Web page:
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Cyclist Kristin Armstrong continues on comeback trail

OLYMPICS

Armstrong, who won a gold medal in the time trial at the Beijing Olympics, had a son in 2010 and broke her right collarbone a few weeks ago. Armstrong was named to the USA women's road cycling team Friday.

June 15, 2012|By Diane Pucin
  • Kristin Armstrong is working hard to make sure a broken collarbone will not derail her chances of winning gold at this summer's Olympic Games in London.
Kristin Armstrong is working hard to make sure a broken collarbone will… (Franck Robichon / EPA )

Kristin Armstrong was blazing fast when she won the Amgen Tour of California women's time trial last month in Bakersfield.

She was, as Phil Keoghan, host of Amazing Race and owner of a women's cycling team, said, "racing a different race."

And less than two weeks later, while competing in a stage race in her hometown of Boise, Armstrong, 38, took a hard fall and broke her right collarbone. For a moment, Armstrong thought her third chance at the Olympics was over. She won a gold in the time trial four years ago in Beijing.

A day later, though, Armstrong had surgery and pins placed in the right shoulder. Five days later she was riding her bike outside. Friday she was named to the USA women's road cycling team having convinced the selection committee she's good to go.

Armstrong will be joined by Evelyn Stevens of Acton, Mass.; Shelley Olds of Gilroy, Calif.; and Amber Neben of Irvine on the U.S. road racing team. Armstrong and Neben will also compete in the time trial.

Temecula's Sarah Hammer was also named to the USA track cycling team. She was the automatic selection based on her omnium bronze medal at the 2012 world championships. She will also contest team pursuit with Dotsie Bausch of Irvine, Jennie Reed of Seattle and Lauren Tamayo of Asheville, N.C.

Since she won in Beijing, life has changed for Armstrong.

It's not that she was showered with riches or that her husband, Joe Savola, could quit his job as a mechanic and designer of bicycle pedals.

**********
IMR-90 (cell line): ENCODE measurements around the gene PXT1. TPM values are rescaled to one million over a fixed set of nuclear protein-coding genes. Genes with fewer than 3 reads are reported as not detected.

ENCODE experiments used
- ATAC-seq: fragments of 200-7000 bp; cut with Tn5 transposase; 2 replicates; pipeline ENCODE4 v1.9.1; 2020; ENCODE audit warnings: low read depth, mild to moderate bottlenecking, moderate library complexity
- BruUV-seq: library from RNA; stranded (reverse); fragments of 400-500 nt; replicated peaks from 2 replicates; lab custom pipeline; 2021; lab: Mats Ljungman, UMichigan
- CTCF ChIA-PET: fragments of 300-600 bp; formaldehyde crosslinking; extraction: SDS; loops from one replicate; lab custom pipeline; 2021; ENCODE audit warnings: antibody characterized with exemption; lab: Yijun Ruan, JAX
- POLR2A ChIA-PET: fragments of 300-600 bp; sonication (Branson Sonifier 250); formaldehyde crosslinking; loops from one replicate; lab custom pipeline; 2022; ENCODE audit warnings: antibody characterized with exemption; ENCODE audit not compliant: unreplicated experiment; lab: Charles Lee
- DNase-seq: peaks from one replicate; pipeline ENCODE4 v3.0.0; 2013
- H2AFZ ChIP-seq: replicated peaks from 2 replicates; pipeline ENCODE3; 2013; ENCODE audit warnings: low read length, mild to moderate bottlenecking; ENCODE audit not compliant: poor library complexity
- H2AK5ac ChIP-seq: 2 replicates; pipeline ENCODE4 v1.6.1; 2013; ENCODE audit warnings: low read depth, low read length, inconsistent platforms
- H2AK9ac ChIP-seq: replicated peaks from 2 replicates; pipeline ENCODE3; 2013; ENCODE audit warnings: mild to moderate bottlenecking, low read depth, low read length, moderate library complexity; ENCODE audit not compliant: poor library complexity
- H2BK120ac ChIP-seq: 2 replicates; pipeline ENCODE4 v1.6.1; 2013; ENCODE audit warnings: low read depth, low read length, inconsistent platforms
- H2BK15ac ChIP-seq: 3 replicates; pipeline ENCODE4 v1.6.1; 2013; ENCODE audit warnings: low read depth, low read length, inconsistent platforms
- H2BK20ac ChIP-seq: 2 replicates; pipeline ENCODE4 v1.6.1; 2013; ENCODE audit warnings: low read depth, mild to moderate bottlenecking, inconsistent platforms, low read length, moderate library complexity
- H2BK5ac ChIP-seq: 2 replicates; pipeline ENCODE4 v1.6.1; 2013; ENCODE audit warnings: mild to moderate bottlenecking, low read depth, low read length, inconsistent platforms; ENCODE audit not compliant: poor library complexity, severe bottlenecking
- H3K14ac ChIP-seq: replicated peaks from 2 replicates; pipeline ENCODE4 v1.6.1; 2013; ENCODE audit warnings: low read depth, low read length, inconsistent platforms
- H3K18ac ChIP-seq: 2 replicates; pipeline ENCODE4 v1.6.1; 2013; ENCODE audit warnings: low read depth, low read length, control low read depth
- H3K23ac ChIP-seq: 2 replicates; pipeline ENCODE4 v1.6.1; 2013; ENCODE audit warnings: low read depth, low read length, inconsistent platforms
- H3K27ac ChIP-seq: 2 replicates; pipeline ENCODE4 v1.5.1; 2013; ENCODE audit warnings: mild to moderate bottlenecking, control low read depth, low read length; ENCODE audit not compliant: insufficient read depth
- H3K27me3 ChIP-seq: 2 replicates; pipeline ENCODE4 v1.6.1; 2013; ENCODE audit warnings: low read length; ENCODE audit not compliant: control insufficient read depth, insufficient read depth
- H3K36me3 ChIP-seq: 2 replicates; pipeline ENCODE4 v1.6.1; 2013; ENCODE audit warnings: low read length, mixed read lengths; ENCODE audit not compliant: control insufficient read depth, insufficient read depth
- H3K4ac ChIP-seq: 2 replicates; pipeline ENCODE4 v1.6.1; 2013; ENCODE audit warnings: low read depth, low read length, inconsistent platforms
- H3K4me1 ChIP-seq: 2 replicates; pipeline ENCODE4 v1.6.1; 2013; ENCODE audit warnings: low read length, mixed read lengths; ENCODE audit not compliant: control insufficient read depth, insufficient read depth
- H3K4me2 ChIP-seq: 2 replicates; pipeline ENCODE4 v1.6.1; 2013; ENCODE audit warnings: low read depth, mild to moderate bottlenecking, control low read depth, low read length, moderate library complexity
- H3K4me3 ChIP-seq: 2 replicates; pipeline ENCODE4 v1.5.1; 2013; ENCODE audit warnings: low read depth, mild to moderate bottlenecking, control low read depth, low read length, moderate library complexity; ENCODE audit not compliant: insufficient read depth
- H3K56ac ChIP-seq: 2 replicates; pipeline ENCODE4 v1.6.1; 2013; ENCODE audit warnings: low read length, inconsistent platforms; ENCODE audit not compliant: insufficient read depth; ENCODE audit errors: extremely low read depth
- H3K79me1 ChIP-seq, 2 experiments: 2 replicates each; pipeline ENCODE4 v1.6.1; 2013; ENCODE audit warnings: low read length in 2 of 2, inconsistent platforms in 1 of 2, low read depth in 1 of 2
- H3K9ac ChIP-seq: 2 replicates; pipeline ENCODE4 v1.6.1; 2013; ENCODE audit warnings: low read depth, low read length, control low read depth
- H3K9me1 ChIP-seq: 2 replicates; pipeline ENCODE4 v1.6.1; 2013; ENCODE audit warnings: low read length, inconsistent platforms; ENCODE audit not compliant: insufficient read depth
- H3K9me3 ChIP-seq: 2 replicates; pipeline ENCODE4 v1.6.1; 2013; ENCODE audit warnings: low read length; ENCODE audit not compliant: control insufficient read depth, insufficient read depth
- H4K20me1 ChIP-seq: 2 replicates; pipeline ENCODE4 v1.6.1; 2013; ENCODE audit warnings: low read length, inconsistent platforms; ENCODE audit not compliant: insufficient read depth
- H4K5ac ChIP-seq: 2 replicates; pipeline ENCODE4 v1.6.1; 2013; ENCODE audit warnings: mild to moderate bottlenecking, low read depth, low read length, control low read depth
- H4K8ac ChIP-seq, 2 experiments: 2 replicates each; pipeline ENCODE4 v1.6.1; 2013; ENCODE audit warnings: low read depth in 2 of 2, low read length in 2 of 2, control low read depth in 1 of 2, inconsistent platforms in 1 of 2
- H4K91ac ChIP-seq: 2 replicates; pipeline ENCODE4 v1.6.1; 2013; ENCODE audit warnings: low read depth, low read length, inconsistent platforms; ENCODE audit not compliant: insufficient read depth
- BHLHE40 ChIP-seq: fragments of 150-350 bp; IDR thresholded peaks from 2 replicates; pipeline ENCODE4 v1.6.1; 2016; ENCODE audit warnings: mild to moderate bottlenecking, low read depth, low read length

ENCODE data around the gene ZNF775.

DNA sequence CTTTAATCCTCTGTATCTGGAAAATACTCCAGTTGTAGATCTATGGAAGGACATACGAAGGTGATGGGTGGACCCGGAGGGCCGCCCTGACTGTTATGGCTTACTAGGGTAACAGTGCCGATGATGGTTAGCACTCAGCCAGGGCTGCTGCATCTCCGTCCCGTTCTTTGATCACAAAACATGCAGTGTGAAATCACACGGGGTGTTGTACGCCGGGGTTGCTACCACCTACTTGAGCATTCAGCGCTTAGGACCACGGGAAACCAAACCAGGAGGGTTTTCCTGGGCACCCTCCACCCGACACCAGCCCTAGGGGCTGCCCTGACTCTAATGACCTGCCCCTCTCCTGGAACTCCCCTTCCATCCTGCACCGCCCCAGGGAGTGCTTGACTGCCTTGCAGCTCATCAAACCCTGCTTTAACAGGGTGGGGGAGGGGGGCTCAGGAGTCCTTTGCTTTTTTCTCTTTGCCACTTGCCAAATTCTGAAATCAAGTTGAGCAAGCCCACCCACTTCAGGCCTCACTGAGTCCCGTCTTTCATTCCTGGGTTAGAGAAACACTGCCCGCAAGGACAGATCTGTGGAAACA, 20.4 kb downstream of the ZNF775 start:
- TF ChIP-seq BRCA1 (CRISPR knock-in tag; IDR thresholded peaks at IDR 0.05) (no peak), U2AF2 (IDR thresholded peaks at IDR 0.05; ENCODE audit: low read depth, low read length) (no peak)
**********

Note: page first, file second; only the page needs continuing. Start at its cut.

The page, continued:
But Armstrong quit hers. She began running a cycling team instead of racing for one and in 2010 she had a son, Lucas.

Still Armstrong wanted to race.

After she got the news she had been named to the team Friday, Armstrong said, "It's a good thing I have a good, easy day planned tomorrow because it felt like all the energy went out of me. I just ran out of the office. It's such a relief."

One wouldn't expect a defending gold medalist to feel such relief, but Armstrong wasn't always feeling as if she was wanted by USA Cycling.

Last year she traveled to Denmark to participate in the world championships but by the time she stepped off the plane, Armstrong had received a text message from USA Cycling that Neben had been chosen to ride the time trial.

"That was part of the ups and downs over the last couple of years," Armstrong said. Savola said that moment of touching down and seeing the text was"devastating."

"But I decided that maybe my head was ready but perhaps my body wasn't," Armstrong said. "I had Lucas in September of 2010 and thought I was retired but then by November I wanted to race again.

"I would go to events and if I won I thought I should be winning by bigger margins and if I didn't win, I wondered why I wasn't winning. Finally my coach, Jim Miller, said I had to quit trying to be Kristin Armstrong 2009 and be Kristin Armstrong 2011."

Savola said his wife has learned to be a more organized and focused trainer with the birth of their son. "She just can't go for a training ride when she wants," Savola said. "She has to figure in Lucas's schedule. ... She comes back in from a ride exhausted and hopes Lucas is napping. Her competitors don't have that on their mind."

When Armstrong won the Beijing time trial, she destroyed the field, beating silver medalist Emma Pooley of Great Britain by more than 24 seconds and bronze medalist Karin Thurig of Switzerland by almost a full minute.

"This would be a great comeback," Savola said. "The baby and then the broken bone."

Armstrong said she has great family support. Her sister-in-law cared for Lucas when she went off racing in New Zealand and England and even when Savola is working and Armstrong goes off for a training ride in Boise.

"I'll find myself out on the road and thinking, 'I said I'd be home in two hours. I'd better be home in two hours,' and that gets me pedaling faster. Maybe that's a good thing."

Since coming back to racing later in 2010, Armstrong is eight for eight in time trials. And bumps in the road don't slow her down. Babies. Broken bones. She just keeps coming back.

diane.pucin@latimes.com

twitter.com/mepucin

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